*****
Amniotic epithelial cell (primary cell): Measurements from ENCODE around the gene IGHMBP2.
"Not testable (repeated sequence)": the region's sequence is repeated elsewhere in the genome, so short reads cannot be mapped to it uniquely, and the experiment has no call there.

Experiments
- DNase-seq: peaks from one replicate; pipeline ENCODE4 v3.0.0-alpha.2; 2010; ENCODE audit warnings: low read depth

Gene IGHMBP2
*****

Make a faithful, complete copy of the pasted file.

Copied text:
Amniotic epithelial cell (primary cell): Measurements from ENCODE around the gene IGHMBP2.
"Not testable (repeated sequence)": the region's sequence is repeated elsewhere in the genome, so short reads cannot be mapped to it uniquely, and the experiment has no call there.

Experiments
- DNase-seq: peaks from one replicate; pipeline ENCODE4 v3.0.0-alpha.2; 2010; ENCODE audit warnings: low read depth

Gene IGHMBP2